48. A seat tray system for a chair seat having a seating portion, a back portion, and arms, the system comprising
a tray bottom formed for engagement with and extension between the arms,
a tray top mounted on the tray bottom for sliding movement relative to and above the tray bottom between at least two set positions,
means for mounting the tray bottom on the arms to position the tray top in front of a child seated on the seat portion and in spaced-apart relation to the back portion without blocking movement of the tray top relative to the tray bottom so that the tray top is slidable relative to the tray bottom between a retracted set position close to the back portion and an extended set position away from the back portion, and
means for selectively locking the slidable tray top in one of the at least two set positions on the tray bottom to cause the tray top to occupy a memory position lying on the tray bottom and having a fixed spaced-apart relation to the seat back once the tray bottom is mounted on the arms using the mounting means so that the tray top is returned automatically to the memory position each time the tray bottom is mounted on the arms.
Description
BACKGROUND AND SUMMARY OF THE INVENTION

This present invention relates to child seat trays, and particularly to adjustable child seat trays. More particularly, the present invention relates to a child seat tray that is movable either toward or away from the seat back of a child seat after it is attached to the side arms of a child seat.

Conventional high chairs are designed to accommodate children of different sizes as well as growing children. Typically, each high chair has a tray that can be mounted on side arms of the high chair to provide a table surface for a child seated in the high chair. Such a conventional tray can usually be moved either toward or away from the seat back of the high chair to allow the high chair to accommodate children of different sizes. Typically, a caregiver will adjust the tray so that it lies in a retracted position close to the seat back in the case of a small child or in an extended position farther away from the seat back in the case of a larger child. See, for example, U.S. Pat. Nos. 4,603,902 to Maloney and 4,936,603 to Turner, et al. for descriptions of high chair trays.

Since a child grows slowly, it is not necessary to change the position of the tray relative to the seat back very often to accommodate any one child in a high chair. However, due to the configuration of many conventional trays, the caregiver must always make an effort to move the tray relative to the seat back to its proper position on the high chair each time the tray is reattached to the high chair. It can be difficult and bothersome for a caregiver to adjust the position of the tray on the high chair to accommodate a child many times each day. Caregivers will know that it is often necessary to remove a tray from a high chair either to clean the tray or to lift a child out of the high chair seat.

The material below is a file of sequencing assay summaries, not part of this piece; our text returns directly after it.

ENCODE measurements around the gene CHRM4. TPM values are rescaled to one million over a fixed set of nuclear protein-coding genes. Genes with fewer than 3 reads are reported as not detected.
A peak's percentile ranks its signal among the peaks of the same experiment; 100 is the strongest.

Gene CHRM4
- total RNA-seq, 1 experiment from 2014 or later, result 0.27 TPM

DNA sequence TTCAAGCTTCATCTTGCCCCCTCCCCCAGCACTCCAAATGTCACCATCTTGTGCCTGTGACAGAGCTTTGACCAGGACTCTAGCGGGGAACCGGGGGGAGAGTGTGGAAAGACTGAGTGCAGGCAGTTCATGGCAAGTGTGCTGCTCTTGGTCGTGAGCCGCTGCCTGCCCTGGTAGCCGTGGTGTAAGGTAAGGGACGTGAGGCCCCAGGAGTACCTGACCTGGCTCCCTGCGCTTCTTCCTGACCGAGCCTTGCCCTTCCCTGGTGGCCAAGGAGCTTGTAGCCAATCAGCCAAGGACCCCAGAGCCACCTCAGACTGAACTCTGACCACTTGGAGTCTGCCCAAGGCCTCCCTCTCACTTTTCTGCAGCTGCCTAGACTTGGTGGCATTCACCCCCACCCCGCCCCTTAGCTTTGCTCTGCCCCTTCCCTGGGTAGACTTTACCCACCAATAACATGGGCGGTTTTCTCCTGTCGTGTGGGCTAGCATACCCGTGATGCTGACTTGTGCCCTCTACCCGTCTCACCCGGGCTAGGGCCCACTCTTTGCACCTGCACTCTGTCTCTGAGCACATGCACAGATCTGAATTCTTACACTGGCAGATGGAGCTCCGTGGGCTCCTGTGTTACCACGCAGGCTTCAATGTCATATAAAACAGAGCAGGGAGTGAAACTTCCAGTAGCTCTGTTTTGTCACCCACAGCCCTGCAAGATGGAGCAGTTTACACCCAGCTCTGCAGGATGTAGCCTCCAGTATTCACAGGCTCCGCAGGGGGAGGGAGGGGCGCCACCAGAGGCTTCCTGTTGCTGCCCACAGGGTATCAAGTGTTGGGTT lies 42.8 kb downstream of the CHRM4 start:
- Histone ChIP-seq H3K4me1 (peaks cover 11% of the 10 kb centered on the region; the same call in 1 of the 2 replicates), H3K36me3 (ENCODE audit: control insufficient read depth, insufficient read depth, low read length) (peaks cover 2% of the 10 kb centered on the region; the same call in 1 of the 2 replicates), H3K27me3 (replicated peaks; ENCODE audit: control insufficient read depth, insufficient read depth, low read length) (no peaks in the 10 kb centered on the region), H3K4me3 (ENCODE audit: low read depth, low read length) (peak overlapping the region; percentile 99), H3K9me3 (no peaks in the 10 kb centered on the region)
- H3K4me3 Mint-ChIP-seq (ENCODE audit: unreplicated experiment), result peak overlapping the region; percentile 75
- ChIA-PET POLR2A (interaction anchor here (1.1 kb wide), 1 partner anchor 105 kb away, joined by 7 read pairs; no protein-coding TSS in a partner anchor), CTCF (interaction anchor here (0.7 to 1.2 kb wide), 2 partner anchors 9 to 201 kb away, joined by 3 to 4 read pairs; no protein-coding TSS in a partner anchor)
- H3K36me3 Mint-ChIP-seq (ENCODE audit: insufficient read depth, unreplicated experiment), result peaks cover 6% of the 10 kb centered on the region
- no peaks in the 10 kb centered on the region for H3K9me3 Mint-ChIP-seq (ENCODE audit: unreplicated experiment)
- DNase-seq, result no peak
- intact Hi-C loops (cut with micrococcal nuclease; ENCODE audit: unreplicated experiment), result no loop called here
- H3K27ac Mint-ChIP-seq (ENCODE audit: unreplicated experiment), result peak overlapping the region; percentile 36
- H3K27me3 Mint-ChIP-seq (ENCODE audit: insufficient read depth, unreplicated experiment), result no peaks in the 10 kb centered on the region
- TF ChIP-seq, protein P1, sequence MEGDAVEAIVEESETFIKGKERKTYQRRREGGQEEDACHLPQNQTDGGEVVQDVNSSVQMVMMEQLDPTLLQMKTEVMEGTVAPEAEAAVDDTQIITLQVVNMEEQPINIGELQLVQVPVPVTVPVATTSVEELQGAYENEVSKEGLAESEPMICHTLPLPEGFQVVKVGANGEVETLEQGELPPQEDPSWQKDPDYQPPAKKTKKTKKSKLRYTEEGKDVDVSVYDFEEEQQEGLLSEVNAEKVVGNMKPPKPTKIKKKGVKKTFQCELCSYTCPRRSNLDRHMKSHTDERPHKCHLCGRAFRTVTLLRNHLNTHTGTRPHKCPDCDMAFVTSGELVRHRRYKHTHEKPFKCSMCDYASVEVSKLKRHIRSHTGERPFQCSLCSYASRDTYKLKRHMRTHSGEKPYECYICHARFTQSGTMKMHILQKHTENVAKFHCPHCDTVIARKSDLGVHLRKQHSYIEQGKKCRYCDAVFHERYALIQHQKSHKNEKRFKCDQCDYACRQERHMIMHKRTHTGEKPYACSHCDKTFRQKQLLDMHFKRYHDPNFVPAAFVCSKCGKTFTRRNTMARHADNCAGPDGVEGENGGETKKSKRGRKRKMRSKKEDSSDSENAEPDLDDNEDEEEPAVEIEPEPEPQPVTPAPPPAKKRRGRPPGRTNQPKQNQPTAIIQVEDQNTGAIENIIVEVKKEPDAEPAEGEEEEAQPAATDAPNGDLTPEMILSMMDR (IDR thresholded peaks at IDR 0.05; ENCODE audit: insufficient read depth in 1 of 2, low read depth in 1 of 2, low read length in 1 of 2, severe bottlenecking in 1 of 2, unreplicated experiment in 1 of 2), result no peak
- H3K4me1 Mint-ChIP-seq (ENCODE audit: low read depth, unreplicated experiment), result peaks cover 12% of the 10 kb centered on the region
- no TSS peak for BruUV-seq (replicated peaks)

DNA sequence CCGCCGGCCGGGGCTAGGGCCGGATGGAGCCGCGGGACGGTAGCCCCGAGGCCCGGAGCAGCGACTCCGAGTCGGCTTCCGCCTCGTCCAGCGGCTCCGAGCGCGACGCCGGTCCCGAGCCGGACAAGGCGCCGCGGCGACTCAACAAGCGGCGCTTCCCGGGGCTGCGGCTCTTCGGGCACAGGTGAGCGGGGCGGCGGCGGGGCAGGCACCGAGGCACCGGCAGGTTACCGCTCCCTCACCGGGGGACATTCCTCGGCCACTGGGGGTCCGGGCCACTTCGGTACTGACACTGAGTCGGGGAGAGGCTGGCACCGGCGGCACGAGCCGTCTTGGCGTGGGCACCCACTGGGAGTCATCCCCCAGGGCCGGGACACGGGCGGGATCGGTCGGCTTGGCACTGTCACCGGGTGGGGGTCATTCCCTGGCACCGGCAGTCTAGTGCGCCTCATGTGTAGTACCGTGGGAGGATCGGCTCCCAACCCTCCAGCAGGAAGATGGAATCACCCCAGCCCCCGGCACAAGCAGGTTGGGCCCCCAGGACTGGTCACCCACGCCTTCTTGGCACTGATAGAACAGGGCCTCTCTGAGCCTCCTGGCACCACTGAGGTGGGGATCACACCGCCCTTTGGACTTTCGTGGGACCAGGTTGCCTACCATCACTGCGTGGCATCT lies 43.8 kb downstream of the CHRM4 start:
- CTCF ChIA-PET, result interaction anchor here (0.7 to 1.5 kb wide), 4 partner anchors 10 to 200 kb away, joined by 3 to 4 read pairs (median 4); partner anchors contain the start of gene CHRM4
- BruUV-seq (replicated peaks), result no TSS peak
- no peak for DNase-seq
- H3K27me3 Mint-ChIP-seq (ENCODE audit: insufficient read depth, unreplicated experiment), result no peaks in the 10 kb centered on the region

The act of mounting a conventional tray to a high chair can itself be a frustrating or burdensome event if it is necessary for a caregiver to manually operate a pair of spaced-apart high chair-gripping assemblies mounted on the tray and the caregiver has only one hand available for the task. Caregivers, many times, must mount a tray on a high chair while holding or watching a fussy infant or toddler. Although many well-known trays having conventional high chair-gripping clamp assemblies are in widespread use, caregivers will welcome an improved tray having a high chair mounting device that is less cumbersome to operate than traditional clamp assemblies.

What is needed is a child seat tray assembly that can be mounted easily on a high chair and has a "memory" so that it will automatically occupy a pre-determined position relative to the seat back each time the tray is mounted on the high chair. Ideally, the memorized or pre-determined position of the tray can be selected by a caregiver using only one hand while the tray is mounted on the high chair side arms. Then, each time the caregiver reattaches the tray to the high chair the tray will occupy its pre-determined position.

According to the present invention, a child seat tray assembly is provided for use on a child seat. The tray assembly includes a tray bottom and a tray top mounted for sliding movement on the tray bottom. The tray assembly further includes means for locking the tray top on the tray bottom so that it occupies a memorized pre-determined position relative to the seat back. So, every time a caregiver attaches the tray bottom on the arms of the chair, the tray top is situated in the memorized position automatically without further adjustment.

In preferred embodiments of the present invention, the tray top is locked in the memorized position on the tray bottom by a locking mechanism. This locking mechanism includes a flat generally rectangular tray lock unit positioned between the tray top and tray bottom and a L-shaped tray top retention latch mounted on the lock unit for movement into and out of locking engagement with the tray top. Additionally, the lock unit is normally spring biased toward the seat back to move the latch carried on the lock unit into engagement with several latch posts mounted on the tray bottom.

The latch pivots about a pivot post appended to the underside of the tray top. The latch includes a head portion at one end for engagement in one of several slots formed in the tray bottom to establish a fixed position of the tray top relative to the tray bottom. The latch also includes a tail portion at an opposite end for connection to the lock unit.